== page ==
It clutters up your menu and eats away at memory that could be used for other applications. This would be a bigger issue if the Captivate didn't offer such a large amount of memory for applications. It's more an annoyance than anything else, but still.
The Captivate is one of the first phones to ship with Bluetooth 3.0+HS. Bluetooth 3.0+HS is supposed to allow devices to pair and connect via Bluetooth, and then establish a Wi-Fi link between them for faster file sharing. It took some time, but eventually I got it working. Using just regular Bluetooth, I sent a 6MB MP3 file from the Captivate to the Vibrant. It took just over one minute. I then turned on the Wi-Fi for both devices and sent a different 6MB file. This time, the transfer took 5 seconds. I think I am going to like Bluetooth 3.0+HS very much.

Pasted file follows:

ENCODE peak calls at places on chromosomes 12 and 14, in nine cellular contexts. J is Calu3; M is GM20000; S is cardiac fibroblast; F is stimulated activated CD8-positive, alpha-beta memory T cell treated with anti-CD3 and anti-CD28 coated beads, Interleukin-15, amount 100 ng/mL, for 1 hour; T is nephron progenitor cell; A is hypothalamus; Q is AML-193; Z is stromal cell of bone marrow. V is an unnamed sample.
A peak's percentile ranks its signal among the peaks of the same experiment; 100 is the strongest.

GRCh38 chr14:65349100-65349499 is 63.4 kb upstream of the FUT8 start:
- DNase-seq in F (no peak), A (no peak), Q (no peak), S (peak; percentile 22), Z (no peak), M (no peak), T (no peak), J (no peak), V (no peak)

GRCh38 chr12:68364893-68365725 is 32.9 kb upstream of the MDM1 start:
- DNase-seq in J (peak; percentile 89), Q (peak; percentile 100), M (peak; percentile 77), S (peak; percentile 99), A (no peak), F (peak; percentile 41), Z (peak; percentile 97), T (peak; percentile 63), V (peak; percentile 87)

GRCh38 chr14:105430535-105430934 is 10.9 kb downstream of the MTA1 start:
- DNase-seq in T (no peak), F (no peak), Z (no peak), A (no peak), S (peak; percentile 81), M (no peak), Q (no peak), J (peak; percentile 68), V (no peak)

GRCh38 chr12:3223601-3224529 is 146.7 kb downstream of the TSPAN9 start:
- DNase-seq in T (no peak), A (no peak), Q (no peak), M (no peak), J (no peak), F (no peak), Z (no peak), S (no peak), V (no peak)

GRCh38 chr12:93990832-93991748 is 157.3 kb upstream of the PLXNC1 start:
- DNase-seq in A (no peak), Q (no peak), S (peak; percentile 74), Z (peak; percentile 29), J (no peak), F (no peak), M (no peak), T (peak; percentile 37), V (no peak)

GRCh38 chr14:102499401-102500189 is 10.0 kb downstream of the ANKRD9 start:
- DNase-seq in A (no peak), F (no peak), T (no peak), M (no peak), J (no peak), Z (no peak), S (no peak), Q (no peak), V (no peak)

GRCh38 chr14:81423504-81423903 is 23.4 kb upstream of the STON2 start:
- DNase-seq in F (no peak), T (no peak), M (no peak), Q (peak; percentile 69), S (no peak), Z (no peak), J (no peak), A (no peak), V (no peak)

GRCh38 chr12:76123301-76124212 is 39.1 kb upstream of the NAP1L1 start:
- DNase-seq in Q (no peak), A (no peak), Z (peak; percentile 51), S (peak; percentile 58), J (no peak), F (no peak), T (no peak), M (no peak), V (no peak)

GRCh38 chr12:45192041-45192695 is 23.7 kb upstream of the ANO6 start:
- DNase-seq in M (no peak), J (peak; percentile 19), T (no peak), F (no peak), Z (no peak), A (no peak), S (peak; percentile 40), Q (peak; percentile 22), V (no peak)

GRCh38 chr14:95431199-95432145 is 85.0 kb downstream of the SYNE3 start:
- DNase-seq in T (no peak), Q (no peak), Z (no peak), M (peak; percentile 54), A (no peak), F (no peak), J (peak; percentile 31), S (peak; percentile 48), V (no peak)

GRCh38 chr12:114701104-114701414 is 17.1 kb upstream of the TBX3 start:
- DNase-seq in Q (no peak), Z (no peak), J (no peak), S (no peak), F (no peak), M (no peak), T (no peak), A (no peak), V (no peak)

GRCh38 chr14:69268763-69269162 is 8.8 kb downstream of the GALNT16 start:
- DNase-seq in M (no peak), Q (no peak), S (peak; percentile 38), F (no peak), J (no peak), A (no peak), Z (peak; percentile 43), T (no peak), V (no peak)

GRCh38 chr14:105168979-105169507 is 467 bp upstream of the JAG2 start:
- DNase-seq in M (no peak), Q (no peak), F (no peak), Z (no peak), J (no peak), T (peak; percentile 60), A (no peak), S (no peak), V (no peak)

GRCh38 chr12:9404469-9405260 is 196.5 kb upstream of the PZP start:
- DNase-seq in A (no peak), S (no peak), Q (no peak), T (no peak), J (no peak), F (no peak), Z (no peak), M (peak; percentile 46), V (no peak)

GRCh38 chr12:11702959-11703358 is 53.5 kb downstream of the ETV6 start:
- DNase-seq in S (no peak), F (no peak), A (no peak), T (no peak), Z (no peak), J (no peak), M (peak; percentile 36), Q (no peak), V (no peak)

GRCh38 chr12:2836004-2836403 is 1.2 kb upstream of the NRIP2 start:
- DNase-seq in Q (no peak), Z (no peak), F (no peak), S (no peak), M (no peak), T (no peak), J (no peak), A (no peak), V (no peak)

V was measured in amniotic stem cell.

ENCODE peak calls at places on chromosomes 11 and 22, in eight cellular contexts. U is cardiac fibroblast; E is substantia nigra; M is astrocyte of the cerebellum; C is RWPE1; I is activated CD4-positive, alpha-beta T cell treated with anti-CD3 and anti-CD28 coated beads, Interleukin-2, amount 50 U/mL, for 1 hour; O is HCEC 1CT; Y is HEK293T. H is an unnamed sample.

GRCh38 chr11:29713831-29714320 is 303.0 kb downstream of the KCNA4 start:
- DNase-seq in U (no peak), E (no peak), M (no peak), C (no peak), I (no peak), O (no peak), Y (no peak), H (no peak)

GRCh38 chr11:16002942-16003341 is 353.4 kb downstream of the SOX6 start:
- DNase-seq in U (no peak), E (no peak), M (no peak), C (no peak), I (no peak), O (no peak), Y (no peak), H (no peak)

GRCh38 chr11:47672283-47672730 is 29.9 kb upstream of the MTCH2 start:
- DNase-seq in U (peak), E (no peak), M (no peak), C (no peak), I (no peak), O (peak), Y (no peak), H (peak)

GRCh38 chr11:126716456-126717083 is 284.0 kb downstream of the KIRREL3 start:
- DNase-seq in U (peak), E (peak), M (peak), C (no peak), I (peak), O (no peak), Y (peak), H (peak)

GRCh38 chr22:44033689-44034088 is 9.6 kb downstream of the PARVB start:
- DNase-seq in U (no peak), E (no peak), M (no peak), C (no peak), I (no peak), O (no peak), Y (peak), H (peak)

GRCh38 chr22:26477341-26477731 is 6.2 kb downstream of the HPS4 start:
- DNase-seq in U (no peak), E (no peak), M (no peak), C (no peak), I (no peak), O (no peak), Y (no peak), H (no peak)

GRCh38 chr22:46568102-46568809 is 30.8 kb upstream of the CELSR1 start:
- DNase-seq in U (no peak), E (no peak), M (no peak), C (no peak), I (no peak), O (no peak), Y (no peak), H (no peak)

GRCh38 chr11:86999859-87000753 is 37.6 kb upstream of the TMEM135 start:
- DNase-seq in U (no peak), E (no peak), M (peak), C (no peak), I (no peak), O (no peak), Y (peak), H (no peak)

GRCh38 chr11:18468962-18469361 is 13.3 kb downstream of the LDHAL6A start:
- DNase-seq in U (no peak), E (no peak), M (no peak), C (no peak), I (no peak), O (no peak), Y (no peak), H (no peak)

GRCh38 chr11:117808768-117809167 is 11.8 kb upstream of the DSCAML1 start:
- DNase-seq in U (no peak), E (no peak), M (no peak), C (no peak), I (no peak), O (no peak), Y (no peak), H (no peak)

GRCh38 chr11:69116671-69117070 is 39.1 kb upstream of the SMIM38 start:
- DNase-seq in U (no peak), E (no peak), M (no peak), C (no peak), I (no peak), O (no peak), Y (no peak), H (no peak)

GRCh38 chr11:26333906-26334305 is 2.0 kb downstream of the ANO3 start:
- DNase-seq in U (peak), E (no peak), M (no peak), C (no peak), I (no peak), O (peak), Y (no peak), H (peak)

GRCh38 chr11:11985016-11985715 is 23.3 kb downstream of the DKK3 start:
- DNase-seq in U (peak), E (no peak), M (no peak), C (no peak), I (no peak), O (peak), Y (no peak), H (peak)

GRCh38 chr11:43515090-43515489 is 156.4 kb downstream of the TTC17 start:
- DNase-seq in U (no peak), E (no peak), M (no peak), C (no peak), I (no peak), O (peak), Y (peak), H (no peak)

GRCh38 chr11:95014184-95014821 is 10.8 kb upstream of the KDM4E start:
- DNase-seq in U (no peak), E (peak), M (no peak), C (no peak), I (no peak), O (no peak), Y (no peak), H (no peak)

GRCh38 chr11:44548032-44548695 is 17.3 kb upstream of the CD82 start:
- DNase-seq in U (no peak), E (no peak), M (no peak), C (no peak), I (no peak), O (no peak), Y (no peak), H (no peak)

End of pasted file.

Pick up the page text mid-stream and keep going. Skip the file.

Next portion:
It also supports regular pairing with mono and stereo Bluetooth headsets. This feature functions perfectly well. Call quality was good through mono headsets and stereo music playback was OK, but not stellar. I was able to pair it with several PCs, and pass image files back and forth without too much trouble.
As with many Android phones, the time is displayed in a large digital read-out when the screen is woken up. Pressing any button wakes the screen, and you can easily read the time from an arm's length away.